Should a Christian Ever Act as if God Does Not Exist? (With a View toward Faith-Learning Integration)

Should a Christian Ever Act as if God Does Not Exist? (With a View toward Faith-Learning Integration) October 17, 2015

“Should A Christian Ever Act As If God Does Not Exist? (With A View toward Faith-Learning Integration)”

Samford University Holley-Hull Lecture October 8, 2015

Roger E. Olson

About two years ago I became acquainted with sociologist of religion Peter Berger who is a distinguished visiting professor at Baylor University. Of course I have known of Berger for many years and was actually a bit surprised when he called me and invited me to lunch. He was on campus teaching a two week doctoral seminar in the Sociology Department and wanted to chat with me about Calvinism. Berger is, by his own confession, “incurably Lutheran.” He was born in Vienna, Austria and grew up and received his early education in Germany. He taught sociology of religion at Boston University for many years and now, in retirement, still leads a think tank there and teaches occasionally at Baylor.

Berger is best known for several concepts closely associated with modern sociology of religion including especially “plausibility structure,” “secularity thesis,” and “the sociology of knowledge” including the much debated concept of the “social construction of reality.” Among his best known books are The Sacred Canopy, Rumors of Angels, and The Heretical Imperative. He is an astute observer and interpreter of the American religious landscape and conducts research into religion all over the world. One of his current interests is Global South Pentecostalism which he interprets as a major factor in the rise of the middle classes in Latin American, African and Asian economies.

As I mentioned, Berger wanted to chat with me about the rise of Calvinism among Baptists in contemporary America. We talked about the so-called “Young, Restless, Reformed Movement” and our conversation resulted in his blog post entitled “Southern Baptist Swimming in Lake Geneva”—about the rise of Calvinism among Southern Baptists especially. I had assured him that Calvinism is not new to Southern Baptists, but the current wave of Calvinism, especially among millennials, is interesting if not particularly surprising—especially to a New England Lutheran.

In October of last year, almost exactly one year ago, I had the distinct privilege of responding to Berger’s latest book and to his own personal expression of its thesis. The event was held in the newly opened McLane Stadium on Baylor’s campus. Unfortunately Berger was unable to be there in person due to health reasons so he was “Skyped in.” The other respondent, besides myself, was James Davison Hunter, also a distinguished visiting professor at Baylor. The event was a celebration and discussion of Berger’s newest book entitled The Many Altars of Modernity: Toward a Paradigm for Religion in a Pluralist Age (DeGruyter, 2014). The book is like Augustine’s Retractions—Berger takes back one of the ideas for which he is most notable—namely the secularization thesis about modernity. According to the secularization thesis, which Berger championed in the 1960s and 1970s, modernity leads inevitably to secularization. This thesis, he now argues, has failed. It has been falsified by the unexpected and surprising upsurge of religious fervor throughout the world including America but especially in the Gobal South where modernity is just now really taking hold.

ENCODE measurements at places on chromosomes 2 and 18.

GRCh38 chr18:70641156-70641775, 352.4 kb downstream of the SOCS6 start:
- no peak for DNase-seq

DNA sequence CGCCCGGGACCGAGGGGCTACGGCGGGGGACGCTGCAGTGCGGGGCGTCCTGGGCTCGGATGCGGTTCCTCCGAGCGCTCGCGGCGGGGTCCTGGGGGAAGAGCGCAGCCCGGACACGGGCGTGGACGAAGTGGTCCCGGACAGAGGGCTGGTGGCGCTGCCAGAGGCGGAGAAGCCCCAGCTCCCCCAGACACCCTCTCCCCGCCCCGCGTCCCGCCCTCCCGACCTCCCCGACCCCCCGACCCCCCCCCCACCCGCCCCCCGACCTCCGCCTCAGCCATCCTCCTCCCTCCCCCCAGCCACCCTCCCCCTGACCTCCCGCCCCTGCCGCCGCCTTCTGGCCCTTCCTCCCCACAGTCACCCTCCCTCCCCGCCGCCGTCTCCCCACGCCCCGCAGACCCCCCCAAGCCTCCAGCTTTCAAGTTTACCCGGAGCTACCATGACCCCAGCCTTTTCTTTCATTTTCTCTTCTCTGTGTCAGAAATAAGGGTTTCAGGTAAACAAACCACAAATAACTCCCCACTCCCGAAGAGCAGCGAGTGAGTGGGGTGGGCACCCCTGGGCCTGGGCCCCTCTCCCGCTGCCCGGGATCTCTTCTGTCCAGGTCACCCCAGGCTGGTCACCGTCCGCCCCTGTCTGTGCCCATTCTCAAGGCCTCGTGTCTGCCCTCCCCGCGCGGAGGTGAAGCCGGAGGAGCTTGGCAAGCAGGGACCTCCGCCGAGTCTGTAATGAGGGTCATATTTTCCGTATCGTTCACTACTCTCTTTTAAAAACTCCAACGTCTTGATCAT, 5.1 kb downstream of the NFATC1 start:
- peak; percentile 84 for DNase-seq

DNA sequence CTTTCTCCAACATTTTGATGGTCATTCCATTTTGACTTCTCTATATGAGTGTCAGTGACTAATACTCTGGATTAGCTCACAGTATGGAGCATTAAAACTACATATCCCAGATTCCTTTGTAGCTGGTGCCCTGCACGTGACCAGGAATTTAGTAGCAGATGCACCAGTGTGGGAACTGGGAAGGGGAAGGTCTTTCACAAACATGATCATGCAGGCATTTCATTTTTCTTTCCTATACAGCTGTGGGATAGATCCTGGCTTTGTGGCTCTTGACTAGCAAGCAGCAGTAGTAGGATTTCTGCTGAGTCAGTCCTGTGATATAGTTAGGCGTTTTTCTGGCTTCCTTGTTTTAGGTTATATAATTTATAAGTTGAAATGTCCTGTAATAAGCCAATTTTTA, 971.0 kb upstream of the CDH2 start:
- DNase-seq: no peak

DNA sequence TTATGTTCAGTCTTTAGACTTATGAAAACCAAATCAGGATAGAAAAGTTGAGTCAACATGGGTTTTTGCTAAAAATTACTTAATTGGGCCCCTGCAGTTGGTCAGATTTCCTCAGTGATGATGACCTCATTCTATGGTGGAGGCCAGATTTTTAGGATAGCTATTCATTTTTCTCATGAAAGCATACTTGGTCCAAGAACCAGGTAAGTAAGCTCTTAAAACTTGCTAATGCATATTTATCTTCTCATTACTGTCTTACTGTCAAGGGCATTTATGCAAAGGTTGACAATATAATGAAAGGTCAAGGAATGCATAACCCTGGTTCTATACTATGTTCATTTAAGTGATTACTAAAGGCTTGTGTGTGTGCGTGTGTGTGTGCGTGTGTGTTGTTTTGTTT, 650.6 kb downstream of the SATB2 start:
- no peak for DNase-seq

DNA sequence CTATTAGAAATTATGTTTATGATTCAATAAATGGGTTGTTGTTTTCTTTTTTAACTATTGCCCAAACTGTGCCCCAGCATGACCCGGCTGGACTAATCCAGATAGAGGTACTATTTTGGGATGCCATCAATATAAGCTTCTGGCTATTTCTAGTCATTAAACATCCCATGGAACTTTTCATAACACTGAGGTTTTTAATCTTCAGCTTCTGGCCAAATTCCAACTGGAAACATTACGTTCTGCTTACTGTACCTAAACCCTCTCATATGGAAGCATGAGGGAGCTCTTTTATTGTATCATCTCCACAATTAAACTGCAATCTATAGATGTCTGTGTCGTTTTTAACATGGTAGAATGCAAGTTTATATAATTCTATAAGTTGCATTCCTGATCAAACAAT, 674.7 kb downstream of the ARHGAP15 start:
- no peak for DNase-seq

In place of the secularization thesis Berger posits in The Many Altars of Modernity a pluralism thesis: modernity does lead inevitably to secularity but to pluralism. Wherever modernity has gone and taken root, he argues, religious and cultural pluralism has followed. The problem this poses for culture, Berger argues, is the potential conflicts that arise from the uncomfortable co-existence of passionately held worldviews and religious belief systems within single societies. An example is Nigeria where religious conflict is flaring up as Muslims and Christians attempt to share a country. Berger’s proposed solution to this situation is that all religious people should act and talk in public spaces as if God does not exist. In fact, he argues, they should internalize pluralism including a privileged secular discourse for interactions with people of other worldviews and religious beliefs. He reaches back to the seventeenth century father of modern international law Hugo Grotius who then, on the cusp of the wars of religion that ravaged Europe, argued for the principle of etsi deus non daretur—“even if God did not exist.” In other words, Grotius argued then, international law should be developed and enforced as if God does not exist. It should transcend religious and worldview differences and be based solely on reason. Berger extends this principle to become the “grease,” so to speak, that alone will make a pluralistic culture function. That grease is secularity, not of belief but of interaction and discourse in public situations. Put most blatantly, Berger is suggesting that all religious people, including Christians, must become adept at switching back and forth between their own religious consciousness and secular consciousness in order to avoid conflict in pluralism.